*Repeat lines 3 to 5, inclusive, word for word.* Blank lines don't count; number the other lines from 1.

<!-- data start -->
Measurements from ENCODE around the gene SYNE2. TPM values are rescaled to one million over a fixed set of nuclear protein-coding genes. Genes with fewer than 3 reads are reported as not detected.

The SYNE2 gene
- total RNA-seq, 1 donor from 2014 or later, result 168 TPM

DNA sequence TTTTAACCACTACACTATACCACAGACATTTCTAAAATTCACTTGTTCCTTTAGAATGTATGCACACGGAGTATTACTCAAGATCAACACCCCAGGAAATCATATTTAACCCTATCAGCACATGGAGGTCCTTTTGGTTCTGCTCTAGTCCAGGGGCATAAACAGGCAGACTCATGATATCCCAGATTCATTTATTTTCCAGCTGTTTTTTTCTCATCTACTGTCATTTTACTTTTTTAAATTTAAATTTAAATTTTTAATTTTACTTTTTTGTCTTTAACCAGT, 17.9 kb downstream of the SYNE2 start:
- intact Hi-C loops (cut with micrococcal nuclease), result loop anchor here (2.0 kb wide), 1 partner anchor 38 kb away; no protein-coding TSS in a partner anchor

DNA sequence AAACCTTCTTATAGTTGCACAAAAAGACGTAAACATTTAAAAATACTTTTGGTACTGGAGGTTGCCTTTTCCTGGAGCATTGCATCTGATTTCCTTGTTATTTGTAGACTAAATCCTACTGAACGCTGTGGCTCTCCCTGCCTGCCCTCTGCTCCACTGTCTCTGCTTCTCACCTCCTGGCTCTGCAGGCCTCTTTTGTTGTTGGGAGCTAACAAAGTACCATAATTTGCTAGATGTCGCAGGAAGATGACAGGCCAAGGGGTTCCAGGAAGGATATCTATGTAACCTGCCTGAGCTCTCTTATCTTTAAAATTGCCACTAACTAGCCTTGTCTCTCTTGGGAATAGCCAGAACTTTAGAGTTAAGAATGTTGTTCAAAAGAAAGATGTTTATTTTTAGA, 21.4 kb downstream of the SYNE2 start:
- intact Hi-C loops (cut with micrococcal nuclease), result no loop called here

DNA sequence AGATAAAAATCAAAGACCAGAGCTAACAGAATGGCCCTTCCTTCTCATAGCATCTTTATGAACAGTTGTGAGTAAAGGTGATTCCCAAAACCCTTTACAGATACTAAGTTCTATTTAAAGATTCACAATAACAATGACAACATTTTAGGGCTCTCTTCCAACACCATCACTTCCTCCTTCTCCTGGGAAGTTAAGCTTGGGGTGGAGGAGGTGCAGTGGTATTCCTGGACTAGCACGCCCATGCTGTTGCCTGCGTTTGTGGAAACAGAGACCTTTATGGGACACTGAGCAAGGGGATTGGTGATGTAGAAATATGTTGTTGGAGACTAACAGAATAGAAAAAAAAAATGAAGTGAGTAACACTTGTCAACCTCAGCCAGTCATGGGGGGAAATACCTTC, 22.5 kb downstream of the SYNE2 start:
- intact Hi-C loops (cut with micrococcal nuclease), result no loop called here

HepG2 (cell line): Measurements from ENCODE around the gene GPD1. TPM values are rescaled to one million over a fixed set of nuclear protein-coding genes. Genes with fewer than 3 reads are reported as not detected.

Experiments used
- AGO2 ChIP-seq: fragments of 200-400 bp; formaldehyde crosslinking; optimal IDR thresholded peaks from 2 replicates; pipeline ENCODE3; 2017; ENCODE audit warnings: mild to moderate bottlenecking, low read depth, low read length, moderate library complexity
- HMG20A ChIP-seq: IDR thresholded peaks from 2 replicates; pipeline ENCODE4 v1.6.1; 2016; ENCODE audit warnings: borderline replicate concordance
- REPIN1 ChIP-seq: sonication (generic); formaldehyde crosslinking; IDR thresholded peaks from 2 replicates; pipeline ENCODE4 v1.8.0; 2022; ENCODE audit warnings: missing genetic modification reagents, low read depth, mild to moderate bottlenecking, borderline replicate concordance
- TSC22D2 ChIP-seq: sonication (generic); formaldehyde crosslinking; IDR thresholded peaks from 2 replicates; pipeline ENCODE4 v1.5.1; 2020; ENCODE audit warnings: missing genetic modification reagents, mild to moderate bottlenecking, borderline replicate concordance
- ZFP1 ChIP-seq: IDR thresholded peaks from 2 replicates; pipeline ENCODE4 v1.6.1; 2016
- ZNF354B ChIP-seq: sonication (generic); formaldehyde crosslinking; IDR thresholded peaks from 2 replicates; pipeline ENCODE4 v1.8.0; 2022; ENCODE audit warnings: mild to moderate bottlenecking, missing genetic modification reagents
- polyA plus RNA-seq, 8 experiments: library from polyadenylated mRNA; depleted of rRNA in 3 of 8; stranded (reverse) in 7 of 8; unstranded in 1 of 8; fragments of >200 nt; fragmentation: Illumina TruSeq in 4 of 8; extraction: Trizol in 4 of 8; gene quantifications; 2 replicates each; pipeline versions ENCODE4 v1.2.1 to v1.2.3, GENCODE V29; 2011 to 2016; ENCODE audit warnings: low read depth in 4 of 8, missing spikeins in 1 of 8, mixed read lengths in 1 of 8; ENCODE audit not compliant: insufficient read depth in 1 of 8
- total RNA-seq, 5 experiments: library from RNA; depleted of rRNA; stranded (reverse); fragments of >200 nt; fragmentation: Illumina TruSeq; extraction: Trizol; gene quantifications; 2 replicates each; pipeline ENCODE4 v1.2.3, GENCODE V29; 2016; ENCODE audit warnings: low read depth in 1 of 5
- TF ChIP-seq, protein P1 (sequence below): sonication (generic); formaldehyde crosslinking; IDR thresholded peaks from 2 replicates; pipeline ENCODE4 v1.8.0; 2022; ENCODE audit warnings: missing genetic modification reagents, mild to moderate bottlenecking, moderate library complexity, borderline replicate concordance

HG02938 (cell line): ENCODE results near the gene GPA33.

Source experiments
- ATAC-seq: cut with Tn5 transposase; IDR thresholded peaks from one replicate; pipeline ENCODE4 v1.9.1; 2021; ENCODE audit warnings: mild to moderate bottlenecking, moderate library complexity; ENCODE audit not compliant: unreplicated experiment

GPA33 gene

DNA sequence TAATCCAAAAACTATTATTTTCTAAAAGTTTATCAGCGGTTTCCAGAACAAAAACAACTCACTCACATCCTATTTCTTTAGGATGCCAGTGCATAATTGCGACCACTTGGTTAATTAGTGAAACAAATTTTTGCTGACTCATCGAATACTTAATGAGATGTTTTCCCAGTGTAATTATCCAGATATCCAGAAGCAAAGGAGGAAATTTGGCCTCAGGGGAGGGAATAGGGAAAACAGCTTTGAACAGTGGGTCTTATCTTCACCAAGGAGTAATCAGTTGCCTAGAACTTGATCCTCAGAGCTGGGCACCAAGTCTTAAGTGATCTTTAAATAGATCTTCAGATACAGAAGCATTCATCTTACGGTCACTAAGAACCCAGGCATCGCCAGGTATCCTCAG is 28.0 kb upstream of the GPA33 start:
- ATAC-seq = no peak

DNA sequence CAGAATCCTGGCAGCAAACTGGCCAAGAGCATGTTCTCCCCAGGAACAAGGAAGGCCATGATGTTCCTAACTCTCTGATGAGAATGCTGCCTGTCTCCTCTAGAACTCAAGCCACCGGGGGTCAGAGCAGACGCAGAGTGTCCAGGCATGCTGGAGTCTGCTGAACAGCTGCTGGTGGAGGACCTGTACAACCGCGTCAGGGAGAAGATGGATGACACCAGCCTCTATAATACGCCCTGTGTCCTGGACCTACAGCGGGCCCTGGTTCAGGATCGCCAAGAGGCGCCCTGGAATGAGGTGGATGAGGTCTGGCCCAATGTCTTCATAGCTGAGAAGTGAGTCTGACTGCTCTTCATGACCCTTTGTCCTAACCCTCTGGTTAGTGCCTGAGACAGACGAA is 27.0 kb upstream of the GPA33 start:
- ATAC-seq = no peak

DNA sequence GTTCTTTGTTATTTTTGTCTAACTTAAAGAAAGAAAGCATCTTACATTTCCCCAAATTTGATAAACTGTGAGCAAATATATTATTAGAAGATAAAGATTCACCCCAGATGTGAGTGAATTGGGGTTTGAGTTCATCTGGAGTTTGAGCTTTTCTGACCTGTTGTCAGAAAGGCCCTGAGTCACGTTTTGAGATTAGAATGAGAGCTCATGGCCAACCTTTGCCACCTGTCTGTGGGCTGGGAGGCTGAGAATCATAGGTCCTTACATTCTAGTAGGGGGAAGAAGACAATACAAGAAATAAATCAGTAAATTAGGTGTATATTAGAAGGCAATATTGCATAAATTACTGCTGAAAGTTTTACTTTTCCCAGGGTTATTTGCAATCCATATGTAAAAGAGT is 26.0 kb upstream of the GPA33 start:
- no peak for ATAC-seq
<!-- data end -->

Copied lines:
- total RNA-seq, 1 donor from 2014 or later, result 168 TPM

DNA sequence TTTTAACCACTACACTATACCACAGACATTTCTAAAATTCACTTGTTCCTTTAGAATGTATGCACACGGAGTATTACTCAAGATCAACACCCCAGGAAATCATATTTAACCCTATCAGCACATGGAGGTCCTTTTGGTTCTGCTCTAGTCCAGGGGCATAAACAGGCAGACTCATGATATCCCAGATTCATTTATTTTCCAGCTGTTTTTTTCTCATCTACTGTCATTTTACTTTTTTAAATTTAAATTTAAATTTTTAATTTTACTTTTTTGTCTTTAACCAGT, 17.9 kb downstream of the SYNE2 start:
- intact Hi-C loops (cut with micrococcal nuclease), result loop anchor here (2.0 kb wide), 1 partner anchor 38 kb away; no protein-coding TSS in a partner anchor